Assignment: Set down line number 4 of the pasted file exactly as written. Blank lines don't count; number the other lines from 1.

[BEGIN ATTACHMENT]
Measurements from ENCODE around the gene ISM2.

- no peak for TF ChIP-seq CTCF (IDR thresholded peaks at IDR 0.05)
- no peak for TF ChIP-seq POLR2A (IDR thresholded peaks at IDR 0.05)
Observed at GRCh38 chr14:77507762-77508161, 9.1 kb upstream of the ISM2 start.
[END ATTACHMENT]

Observed at GRCh38 chr14:77507762-77508161, 9.1 kb upstream of the ISM2 start.